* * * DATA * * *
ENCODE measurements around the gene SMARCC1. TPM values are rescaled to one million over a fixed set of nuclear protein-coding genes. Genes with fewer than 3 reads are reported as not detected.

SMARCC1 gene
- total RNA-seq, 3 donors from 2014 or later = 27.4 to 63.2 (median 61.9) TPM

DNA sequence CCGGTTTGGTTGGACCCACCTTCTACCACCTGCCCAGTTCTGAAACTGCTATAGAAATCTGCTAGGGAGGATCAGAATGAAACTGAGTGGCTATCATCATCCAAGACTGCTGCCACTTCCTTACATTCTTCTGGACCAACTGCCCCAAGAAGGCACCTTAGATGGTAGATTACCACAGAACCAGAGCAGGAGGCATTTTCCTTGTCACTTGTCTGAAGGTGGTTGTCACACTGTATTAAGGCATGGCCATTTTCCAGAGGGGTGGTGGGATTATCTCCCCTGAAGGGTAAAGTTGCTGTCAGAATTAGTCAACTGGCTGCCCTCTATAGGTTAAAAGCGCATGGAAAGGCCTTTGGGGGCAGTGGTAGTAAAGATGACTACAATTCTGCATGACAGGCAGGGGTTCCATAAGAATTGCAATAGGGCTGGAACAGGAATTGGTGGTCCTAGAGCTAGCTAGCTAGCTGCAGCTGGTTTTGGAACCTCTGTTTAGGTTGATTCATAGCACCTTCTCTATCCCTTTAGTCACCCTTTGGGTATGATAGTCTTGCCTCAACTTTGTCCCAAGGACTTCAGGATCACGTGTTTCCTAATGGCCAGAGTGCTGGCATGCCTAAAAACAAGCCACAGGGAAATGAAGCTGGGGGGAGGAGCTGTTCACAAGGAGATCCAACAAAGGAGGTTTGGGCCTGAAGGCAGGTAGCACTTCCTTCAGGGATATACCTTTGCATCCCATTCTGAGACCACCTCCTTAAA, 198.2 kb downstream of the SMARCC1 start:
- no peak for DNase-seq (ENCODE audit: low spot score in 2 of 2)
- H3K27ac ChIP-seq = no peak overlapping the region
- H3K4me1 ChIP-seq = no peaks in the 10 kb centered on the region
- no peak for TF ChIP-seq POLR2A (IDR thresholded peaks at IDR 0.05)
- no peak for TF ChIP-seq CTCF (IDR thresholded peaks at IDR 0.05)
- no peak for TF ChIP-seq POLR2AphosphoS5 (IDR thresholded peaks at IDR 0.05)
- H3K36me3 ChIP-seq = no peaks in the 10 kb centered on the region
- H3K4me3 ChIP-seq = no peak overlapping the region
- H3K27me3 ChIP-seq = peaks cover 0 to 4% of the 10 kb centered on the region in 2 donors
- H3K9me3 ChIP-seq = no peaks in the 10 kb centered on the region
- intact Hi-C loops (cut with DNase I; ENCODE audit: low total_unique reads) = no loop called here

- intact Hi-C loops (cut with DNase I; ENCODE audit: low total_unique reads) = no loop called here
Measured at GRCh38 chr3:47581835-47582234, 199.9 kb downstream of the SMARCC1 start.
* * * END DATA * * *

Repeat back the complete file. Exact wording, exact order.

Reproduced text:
ENCODE measurements around the gene SMARCC1. TPM values are rescaled to one million over a fixed set of nuclear protein-coding genes. Genes with fewer than 3 reads are reported as not detected.

SMARCC1 gene
- total RNA-seq, 3 donors from 2014 or later = 27.4 to 63.2 (median 61.9) TPM

DNA sequence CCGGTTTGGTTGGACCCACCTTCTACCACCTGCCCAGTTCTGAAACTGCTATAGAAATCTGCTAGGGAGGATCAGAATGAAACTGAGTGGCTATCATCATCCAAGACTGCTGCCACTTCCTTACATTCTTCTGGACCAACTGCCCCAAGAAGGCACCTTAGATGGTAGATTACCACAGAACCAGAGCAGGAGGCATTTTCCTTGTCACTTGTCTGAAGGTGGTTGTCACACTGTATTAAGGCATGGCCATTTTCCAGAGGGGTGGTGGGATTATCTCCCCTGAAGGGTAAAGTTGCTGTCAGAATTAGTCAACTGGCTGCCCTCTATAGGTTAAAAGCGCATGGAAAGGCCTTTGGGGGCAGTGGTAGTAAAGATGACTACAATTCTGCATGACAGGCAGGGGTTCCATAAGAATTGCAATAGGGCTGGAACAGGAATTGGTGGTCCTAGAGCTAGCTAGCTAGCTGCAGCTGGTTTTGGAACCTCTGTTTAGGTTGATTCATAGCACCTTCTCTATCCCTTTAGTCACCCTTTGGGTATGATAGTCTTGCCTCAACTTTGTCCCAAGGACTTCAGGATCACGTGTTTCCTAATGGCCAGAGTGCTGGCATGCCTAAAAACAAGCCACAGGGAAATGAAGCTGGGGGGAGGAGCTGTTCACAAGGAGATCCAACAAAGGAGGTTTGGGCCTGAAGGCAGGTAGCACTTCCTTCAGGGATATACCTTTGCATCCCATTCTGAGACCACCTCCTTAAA, 198.2 kb downstream of the SMARCC1 start:
- no peak for DNase-seq (ENCODE audit: low spot score in 2 of 2)
- H3K27ac ChIP-seq = no peak overlapping the region
- H3K4me1 ChIP-seq = no peaks in the 10 kb centered on the region
- no peak for TF ChIP-seq POLR2A (IDR thresholded peaks at IDR 0.05)
- no peak for TF ChIP-seq CTCF (IDR thresholded peaks at IDR 0.05)
- no peak for TF ChIP-seq POLR2AphosphoS5 (IDR thresholded peaks at IDR 0.05)
- H3K36me3 ChIP-seq = no peaks in the 10 kb centered on the region
- H3K4me3 ChIP-seq = no peak overlapping the region
- H3K27me3 ChIP-seq = peaks cover 0 to 4% of the 10 kb centered on the region in 2 donors
- H3K9me3 ChIP-seq = no peaks in the 10 kb centered on the region
- intact Hi-C loops (cut with DNase I; ENCODE audit: low total_unique reads) = no loop called here

- intact Hi-C loops (cut with DNase I; ENCODE audit: low total_unique reads) = no loop called here
Measured at GRCh38 chr3:47581835-47582234, 199.9 kb downstream of the SMARCC1 start.